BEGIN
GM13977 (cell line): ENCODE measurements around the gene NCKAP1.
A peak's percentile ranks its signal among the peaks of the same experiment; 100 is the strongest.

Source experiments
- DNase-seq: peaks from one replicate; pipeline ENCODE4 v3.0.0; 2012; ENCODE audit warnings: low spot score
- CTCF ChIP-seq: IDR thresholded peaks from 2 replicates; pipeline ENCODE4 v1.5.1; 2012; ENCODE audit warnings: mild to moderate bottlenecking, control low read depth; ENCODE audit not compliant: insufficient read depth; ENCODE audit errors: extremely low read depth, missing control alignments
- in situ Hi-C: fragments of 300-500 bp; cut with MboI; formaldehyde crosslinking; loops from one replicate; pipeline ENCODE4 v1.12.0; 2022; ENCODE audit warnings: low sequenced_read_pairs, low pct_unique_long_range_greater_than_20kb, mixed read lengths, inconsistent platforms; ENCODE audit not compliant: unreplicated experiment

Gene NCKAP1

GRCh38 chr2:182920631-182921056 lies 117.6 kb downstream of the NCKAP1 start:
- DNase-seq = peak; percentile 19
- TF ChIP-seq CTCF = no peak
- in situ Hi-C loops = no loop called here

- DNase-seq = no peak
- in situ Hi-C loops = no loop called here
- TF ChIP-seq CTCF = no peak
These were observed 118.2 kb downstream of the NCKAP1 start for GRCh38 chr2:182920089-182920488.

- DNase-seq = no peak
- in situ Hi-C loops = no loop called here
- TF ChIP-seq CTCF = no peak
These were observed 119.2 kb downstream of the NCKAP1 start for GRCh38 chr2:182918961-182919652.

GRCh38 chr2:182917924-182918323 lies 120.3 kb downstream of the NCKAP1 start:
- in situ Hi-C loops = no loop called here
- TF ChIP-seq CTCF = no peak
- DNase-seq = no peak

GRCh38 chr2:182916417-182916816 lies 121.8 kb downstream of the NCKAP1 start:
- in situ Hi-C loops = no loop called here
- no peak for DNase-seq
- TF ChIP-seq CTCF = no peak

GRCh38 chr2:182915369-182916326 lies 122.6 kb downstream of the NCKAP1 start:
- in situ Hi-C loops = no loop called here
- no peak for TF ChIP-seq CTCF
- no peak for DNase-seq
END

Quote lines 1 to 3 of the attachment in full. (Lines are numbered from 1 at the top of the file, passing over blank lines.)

GM13977 (cell line): ENCODE measurements around the gene NCKAP1.
A peak's percentile ranks its signal among the peaks of the same experiment; 100 is the strongest.

Source experiments